A good beginner’s book for kids who want to understand earthquakes—which we’ve been experiencing here in southern California lately—is Earthquake! ($ 3.99, Aladdin Paperbacks) which is part of Simon & Schuster’s Natural Disasters series. The large print, 32-page edition by Marion Dane Bauer, with color illustrations by John Wallace, is scientific about how the earth moves, with facts about the earth’s movement presented in sequence with the three major types of fault movements. A few pages cover various myths about quakes, correctly described as “made up” stories, and the book includes a note to parents and teachers and sound advice on what to do during a quake. Earthquake! is Level One of the four levels in the publisher’s Ready-to-Read series, which means longer sentences and increased vocabulary for the beginning reader.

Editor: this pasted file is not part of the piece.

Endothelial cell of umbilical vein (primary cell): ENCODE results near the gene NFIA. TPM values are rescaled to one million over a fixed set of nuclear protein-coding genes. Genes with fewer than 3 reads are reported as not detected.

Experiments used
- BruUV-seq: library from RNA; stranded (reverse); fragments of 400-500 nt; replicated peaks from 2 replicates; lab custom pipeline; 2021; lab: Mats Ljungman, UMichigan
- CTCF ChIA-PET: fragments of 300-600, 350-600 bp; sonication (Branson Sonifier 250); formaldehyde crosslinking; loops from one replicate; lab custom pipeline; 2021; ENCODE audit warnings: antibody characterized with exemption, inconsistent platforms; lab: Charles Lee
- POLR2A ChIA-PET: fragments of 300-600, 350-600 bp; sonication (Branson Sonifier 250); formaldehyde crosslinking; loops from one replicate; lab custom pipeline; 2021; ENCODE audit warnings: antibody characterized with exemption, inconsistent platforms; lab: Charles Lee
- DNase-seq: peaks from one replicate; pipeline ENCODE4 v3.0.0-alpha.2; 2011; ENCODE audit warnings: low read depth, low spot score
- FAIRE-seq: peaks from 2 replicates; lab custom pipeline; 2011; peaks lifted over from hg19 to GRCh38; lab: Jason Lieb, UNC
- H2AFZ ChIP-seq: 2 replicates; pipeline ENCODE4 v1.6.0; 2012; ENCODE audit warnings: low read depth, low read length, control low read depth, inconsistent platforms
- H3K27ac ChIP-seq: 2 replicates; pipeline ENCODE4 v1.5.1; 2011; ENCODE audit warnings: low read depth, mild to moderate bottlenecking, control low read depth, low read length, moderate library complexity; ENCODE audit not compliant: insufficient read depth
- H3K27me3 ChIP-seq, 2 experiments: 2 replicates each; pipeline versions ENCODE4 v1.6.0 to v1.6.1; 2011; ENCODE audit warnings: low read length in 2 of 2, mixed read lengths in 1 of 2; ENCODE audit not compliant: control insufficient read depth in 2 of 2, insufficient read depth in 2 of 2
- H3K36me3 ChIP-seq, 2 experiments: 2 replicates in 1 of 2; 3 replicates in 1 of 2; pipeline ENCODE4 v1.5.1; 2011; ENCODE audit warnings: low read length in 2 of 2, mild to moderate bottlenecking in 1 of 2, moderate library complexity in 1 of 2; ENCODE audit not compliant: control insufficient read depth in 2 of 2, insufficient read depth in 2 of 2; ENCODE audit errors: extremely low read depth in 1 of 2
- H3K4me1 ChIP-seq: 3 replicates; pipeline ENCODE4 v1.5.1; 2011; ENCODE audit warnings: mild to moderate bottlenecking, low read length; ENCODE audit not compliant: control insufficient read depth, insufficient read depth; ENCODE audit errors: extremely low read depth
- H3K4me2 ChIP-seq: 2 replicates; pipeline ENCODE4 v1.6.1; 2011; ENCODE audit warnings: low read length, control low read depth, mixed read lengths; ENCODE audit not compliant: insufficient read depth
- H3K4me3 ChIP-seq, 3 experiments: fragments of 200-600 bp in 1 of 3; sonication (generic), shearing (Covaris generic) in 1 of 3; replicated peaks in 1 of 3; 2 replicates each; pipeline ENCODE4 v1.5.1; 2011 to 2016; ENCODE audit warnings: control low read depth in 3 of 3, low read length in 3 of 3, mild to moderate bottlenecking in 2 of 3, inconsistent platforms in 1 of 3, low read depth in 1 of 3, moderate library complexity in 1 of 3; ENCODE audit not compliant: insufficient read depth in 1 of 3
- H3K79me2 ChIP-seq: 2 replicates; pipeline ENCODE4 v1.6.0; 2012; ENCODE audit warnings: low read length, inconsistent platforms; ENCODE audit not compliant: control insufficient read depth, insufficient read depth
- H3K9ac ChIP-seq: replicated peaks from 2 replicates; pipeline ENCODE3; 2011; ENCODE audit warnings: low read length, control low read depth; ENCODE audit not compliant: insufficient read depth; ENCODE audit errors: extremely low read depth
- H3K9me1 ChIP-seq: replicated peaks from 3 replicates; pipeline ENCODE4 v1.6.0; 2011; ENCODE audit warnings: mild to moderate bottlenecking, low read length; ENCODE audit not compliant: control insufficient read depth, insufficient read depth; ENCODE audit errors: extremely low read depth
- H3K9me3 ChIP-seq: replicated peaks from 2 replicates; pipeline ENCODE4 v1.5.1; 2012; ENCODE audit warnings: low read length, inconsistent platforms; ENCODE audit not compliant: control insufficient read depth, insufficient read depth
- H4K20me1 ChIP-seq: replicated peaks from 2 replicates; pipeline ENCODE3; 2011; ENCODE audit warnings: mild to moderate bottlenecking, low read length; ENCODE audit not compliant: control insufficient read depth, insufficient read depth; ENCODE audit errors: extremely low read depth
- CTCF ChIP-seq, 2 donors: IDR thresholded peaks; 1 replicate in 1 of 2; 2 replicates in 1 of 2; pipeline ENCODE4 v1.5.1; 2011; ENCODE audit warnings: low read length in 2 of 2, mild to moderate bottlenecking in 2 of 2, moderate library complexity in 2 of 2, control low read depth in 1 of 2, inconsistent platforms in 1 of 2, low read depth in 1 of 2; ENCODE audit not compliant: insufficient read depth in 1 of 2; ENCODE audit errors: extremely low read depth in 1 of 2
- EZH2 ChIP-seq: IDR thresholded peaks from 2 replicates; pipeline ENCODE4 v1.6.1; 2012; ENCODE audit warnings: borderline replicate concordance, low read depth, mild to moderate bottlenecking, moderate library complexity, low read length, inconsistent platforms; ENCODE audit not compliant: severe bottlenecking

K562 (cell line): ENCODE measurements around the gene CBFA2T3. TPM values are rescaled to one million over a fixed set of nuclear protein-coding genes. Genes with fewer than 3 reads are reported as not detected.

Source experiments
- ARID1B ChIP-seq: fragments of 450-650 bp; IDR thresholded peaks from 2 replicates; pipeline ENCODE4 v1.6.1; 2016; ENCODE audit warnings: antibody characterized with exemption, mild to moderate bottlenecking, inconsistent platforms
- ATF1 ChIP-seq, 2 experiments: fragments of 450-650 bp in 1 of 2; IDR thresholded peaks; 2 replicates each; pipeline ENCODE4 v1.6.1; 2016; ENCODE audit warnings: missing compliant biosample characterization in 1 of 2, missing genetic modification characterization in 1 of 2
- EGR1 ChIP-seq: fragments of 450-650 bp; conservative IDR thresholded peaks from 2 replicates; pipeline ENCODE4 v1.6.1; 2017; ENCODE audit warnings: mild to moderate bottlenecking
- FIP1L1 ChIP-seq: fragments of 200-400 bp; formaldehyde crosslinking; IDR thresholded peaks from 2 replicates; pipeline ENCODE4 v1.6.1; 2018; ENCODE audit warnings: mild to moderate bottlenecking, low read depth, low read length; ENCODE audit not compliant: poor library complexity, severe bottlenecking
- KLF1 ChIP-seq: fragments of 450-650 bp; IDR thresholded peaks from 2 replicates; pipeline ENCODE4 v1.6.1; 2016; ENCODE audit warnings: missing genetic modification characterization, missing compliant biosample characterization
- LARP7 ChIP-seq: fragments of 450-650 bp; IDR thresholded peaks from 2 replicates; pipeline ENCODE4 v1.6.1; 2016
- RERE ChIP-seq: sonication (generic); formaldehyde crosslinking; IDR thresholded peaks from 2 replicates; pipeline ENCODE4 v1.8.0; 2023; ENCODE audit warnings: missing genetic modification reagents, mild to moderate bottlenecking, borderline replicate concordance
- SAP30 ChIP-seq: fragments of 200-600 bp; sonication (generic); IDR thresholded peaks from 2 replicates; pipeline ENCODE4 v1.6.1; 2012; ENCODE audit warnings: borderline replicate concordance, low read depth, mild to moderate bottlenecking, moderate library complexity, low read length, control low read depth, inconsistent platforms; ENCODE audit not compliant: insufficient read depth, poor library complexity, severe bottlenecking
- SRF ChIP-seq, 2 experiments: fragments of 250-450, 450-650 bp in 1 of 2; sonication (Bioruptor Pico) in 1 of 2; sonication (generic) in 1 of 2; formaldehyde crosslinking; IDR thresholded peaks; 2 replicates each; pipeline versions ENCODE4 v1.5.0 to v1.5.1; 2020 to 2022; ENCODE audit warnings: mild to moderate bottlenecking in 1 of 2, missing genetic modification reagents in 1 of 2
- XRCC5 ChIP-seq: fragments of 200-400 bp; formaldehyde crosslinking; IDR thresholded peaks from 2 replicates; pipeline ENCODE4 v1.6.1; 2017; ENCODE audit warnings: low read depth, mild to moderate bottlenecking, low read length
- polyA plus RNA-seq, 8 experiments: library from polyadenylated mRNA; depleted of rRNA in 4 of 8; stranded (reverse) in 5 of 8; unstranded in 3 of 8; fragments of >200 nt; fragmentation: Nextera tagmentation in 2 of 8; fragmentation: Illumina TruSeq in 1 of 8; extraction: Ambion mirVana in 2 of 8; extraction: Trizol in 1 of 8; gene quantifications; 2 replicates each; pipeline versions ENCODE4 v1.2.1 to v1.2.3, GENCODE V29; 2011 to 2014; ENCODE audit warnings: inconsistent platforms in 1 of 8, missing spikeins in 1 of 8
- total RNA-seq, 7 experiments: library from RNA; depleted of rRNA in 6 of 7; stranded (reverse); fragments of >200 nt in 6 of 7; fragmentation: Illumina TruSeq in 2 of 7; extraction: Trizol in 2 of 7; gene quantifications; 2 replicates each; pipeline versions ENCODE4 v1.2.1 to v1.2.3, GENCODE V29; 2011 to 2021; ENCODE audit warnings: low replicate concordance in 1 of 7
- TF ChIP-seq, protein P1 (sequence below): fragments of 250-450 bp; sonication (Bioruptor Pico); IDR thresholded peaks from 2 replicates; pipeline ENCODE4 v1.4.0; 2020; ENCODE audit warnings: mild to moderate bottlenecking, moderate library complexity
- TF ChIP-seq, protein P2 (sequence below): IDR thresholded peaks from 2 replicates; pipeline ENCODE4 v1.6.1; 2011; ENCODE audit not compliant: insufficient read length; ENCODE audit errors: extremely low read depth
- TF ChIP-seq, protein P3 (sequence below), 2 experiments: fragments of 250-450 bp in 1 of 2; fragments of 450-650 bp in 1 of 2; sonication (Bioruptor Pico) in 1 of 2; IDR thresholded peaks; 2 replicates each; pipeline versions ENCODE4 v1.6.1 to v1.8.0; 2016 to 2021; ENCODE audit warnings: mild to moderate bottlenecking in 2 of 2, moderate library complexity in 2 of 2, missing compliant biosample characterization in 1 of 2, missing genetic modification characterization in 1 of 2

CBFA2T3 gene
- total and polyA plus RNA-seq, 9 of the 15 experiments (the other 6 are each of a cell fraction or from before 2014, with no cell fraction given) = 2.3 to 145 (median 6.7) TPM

The Family Chef ($ 27.95, Celebra) by sisters Jill and Jewels Elmore contains very healthy soup, salad and family meal recipes for adults, babies and kids and it’s a well-organized cookbook for those who seek to replicate the food consumed by shapely actress Jennifer Aniston, who hired them and wrote the Foreword. Short notes are personal, fun, and sometimes educational, though the print is too small so use eyeglasses or contacts while cooking if you wear them. With a table of contents with chapter titles such as “Go, Fish!”, lots of white space and color photographs for each recipe, this is a handy kitchen reference for making relatively simple, light meals (assuming the reader is already familiar with different types of lettuce such as mache, Grenoble, and Parella) in international styles. I like the resources section, which provides addresses, Web sites and telephone numbers for the Elmore ladies’ favorite grocers, utensils and ingredients. Also included in The Family Chef: an index and a listing of their favorite food and cooking books—and movies (No Reservations, Ratatouille, and Lasse Hallstrom’s Chocolat, all highly recommended by me, too, especially Chocolat!)